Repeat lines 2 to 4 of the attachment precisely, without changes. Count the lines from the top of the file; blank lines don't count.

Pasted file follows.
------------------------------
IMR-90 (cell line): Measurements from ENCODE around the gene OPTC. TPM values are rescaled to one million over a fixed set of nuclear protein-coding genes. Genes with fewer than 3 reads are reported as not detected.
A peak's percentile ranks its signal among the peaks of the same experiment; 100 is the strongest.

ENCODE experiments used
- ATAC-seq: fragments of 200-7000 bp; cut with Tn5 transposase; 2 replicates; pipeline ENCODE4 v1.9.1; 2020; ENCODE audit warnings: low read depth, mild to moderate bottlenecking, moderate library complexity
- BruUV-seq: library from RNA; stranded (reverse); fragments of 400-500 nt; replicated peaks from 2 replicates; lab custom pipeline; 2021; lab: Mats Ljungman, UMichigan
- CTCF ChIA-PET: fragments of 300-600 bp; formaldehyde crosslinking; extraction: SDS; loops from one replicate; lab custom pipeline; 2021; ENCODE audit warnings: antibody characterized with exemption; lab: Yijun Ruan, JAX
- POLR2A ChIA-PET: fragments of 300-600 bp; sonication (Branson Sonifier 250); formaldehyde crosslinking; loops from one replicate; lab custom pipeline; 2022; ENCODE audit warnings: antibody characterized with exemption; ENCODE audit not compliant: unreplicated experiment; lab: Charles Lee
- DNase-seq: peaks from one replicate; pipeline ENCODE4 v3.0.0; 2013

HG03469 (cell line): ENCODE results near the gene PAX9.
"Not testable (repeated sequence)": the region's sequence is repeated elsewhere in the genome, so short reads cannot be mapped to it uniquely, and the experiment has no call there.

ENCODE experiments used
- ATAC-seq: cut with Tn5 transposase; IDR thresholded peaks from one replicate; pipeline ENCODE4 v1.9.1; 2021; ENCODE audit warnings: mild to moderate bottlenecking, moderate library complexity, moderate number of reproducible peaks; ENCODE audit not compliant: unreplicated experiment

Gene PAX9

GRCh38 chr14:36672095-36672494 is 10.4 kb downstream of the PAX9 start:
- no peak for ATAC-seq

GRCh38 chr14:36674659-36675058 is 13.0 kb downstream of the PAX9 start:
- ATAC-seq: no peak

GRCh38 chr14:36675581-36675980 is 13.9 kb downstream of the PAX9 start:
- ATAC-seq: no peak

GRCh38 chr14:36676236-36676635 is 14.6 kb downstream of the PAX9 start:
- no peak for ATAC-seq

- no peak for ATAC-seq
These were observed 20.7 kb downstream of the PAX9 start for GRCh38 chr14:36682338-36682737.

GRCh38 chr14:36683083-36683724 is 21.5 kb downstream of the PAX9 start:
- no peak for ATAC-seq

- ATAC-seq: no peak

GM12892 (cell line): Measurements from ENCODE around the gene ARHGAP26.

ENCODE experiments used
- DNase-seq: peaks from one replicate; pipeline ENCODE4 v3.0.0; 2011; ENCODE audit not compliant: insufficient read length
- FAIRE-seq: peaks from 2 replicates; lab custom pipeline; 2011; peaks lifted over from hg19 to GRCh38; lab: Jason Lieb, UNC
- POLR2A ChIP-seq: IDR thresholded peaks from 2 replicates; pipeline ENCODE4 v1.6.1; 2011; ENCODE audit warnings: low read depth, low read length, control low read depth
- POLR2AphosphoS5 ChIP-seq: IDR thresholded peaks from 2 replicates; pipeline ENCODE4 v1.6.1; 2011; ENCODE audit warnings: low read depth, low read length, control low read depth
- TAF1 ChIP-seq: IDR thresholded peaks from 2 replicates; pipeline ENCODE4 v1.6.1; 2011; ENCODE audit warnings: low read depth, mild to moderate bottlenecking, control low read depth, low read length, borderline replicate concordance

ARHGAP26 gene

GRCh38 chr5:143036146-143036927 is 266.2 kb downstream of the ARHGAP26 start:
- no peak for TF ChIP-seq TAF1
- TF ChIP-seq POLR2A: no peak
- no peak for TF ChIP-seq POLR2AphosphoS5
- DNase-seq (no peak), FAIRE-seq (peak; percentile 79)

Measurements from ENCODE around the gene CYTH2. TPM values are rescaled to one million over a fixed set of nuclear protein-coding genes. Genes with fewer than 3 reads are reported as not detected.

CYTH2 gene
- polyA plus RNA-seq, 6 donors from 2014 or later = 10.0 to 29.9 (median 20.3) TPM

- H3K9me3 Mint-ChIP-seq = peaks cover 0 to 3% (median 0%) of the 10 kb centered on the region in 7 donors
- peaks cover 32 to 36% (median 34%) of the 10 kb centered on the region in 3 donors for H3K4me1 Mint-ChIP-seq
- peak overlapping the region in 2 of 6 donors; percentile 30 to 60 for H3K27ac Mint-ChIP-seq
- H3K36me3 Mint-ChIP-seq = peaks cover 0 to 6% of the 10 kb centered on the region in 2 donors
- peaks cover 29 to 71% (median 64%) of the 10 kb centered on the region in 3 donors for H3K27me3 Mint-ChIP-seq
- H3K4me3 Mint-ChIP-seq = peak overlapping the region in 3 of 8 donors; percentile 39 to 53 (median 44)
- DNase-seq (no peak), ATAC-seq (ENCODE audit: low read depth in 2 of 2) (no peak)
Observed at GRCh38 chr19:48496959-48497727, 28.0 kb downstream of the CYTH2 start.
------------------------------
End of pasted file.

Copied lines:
A peak's percentile ranks its signal among the peaks of the same experiment; 100 is the strongest.

ENCODE experiments used
- ATAC-seq: fragments of 200-7000 bp; cut with Tn5 transposase; 2 replicates; pipeline ENCODE4 v1.9.1; 2020; ENCODE audit warnings: low read depth, mild to moderate bottlenecking, moderate library complexity